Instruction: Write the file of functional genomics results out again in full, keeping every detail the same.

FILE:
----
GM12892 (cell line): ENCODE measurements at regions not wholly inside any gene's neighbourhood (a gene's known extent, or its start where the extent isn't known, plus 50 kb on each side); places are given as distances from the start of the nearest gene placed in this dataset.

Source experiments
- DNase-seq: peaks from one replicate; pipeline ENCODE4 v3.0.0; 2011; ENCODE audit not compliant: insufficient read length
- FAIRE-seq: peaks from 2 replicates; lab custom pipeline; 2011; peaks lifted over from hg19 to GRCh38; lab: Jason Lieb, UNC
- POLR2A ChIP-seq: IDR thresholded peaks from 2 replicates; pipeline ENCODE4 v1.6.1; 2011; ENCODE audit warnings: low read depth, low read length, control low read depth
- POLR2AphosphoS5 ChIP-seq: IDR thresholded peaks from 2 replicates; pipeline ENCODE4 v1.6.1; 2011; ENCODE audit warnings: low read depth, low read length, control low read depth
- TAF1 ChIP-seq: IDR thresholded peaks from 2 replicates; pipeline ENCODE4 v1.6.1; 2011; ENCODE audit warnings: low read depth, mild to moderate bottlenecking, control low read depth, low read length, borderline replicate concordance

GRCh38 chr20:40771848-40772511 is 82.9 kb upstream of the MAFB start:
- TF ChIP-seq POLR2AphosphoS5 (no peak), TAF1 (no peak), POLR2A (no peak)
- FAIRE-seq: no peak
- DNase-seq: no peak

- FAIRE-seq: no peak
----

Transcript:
GM12892 (cell line): ENCODE measurements at regions not wholly inside any gene's neighbourhood (a gene's known extent, or its start where the extent isn't known, plus 50 kb on each side); places are given as distances from the start of the nearest gene placed in this dataset.

Source experiments
- DNase-seq: peaks from one replicate; pipeline ENCODE4 v3.0.0; 2011; ENCODE audit not compliant: insufficient read length
- FAIRE-seq: peaks from 2 replicates; lab custom pipeline; 2011; peaks lifted over from hg19 to GRCh38; lab: Jason Lieb, UNC
- POLR2A ChIP-seq: IDR thresholded peaks from 2 replicates; pipeline ENCODE4 v1.6.1; 2011; ENCODE audit warnings: low read depth, low read length, control low read depth
- POLR2AphosphoS5 ChIP-seq: IDR thresholded peaks from 2 replicates; pipeline ENCODE4 v1.6.1; 2011; ENCODE audit warnings: low read depth, low read length, control low read depth
- TAF1 ChIP-seq: IDR thresholded peaks from 2 replicates; pipeline ENCODE4 v1.6.1; 2011; ENCODE audit warnings: low read depth, mild to moderate bottlenecking, control low read depth, low read length, borderline replicate concordance

GRCh38 chr20:40771848-40772511 is 82.9 kb upstream of the MAFB start:
- TF ChIP-seq POLR2AphosphoS5 (no peak), TAF1 (no peak), POLR2A (no peak)
- FAIRE-seq: no peak
- DNase-seq: no peak

- FAIRE-seq: no peak